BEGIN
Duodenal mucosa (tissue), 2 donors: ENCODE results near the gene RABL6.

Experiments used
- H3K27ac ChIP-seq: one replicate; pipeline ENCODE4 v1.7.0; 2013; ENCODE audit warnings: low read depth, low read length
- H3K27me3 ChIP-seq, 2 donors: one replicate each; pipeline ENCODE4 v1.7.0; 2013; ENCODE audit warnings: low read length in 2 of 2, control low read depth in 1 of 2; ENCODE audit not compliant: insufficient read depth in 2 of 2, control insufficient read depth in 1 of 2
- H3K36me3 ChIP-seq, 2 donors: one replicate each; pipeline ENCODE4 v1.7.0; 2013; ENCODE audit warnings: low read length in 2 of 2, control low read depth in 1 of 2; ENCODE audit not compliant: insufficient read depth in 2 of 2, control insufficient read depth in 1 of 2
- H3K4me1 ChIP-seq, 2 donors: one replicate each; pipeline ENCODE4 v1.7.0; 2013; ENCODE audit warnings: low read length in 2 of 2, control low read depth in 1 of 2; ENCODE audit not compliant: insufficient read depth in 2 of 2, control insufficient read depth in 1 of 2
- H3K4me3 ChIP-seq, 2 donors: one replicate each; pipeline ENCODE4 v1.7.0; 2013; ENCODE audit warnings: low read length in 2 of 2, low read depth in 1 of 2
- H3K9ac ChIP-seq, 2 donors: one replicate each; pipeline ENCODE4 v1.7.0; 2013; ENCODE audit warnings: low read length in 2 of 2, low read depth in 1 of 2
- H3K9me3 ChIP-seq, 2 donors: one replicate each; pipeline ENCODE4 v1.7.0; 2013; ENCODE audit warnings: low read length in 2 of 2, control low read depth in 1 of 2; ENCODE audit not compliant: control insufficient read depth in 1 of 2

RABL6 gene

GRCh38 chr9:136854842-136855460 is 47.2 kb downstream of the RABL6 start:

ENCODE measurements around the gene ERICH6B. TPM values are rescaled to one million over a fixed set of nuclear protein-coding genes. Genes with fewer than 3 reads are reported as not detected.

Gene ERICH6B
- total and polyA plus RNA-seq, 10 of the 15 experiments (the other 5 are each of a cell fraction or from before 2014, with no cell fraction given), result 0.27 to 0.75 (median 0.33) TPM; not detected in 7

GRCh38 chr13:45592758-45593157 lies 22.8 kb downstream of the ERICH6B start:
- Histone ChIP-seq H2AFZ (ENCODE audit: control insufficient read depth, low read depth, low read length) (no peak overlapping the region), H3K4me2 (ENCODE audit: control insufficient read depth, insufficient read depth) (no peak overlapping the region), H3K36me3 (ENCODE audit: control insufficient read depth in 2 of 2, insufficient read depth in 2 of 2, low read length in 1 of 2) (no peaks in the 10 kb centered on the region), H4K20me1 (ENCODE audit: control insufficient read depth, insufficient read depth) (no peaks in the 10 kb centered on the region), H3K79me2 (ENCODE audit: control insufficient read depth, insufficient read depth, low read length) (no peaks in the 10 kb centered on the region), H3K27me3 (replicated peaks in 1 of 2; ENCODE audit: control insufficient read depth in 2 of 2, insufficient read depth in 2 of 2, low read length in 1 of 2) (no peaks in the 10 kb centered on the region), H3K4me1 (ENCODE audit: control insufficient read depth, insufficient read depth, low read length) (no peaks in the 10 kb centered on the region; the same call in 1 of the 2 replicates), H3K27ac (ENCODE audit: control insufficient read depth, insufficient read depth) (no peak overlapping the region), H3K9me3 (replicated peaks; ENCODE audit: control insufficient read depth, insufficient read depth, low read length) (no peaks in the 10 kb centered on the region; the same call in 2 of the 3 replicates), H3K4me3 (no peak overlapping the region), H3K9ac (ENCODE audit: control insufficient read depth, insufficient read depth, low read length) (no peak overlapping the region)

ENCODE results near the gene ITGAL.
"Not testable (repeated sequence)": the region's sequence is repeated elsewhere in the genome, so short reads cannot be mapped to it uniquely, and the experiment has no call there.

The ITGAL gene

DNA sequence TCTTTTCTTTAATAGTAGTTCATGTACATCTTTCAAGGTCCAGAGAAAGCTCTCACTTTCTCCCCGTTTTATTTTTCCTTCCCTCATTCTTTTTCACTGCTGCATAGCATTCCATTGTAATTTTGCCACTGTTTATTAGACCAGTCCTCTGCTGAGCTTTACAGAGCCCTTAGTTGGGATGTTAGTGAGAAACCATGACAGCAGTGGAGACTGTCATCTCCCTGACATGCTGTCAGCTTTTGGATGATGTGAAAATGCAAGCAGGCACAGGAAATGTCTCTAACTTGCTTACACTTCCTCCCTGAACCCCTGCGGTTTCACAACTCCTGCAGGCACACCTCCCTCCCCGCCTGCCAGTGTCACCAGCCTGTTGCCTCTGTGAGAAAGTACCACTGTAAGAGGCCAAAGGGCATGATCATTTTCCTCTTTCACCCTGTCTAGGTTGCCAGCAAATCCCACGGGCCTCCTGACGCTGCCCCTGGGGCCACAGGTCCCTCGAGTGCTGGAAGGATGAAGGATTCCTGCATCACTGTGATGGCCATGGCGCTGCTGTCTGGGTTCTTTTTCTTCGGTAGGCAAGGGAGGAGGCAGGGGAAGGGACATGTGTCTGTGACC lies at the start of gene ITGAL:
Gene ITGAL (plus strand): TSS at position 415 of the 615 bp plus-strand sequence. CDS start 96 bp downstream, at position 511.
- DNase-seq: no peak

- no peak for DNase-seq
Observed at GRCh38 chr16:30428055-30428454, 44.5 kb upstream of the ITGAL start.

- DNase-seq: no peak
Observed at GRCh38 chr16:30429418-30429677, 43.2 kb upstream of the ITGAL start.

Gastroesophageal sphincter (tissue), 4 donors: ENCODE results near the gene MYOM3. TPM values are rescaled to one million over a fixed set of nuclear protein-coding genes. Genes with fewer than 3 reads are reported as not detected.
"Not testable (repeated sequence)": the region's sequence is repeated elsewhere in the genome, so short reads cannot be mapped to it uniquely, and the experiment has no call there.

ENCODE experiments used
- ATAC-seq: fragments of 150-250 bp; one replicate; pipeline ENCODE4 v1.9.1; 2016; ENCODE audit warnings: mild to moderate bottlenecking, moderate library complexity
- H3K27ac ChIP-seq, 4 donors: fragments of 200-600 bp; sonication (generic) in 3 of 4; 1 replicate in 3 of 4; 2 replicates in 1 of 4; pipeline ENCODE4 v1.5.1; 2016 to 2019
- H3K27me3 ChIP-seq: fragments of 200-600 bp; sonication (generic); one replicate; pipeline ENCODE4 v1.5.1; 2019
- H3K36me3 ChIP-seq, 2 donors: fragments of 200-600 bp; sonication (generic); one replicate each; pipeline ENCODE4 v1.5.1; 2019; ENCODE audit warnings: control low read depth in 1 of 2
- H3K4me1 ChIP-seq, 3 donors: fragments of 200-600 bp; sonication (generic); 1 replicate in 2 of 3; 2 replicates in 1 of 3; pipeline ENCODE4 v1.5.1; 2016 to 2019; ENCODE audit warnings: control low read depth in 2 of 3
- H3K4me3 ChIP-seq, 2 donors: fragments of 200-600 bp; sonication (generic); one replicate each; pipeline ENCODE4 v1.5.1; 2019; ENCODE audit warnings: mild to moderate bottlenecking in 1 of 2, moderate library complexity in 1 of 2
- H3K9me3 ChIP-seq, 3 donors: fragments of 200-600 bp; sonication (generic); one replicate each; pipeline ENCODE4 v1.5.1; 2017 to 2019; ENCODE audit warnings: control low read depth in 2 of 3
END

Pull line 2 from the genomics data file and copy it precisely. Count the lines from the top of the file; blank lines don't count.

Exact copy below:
Experiments used